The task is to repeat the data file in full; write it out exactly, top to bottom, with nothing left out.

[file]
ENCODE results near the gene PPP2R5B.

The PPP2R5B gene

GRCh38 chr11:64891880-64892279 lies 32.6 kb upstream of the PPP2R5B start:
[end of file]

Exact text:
ENCODE results near the gene PPP2R5B.

The PPP2R5B gene

GRCh38 chr11:64891880-64892279 lies 32.6 kb upstream of the PPP2R5B start: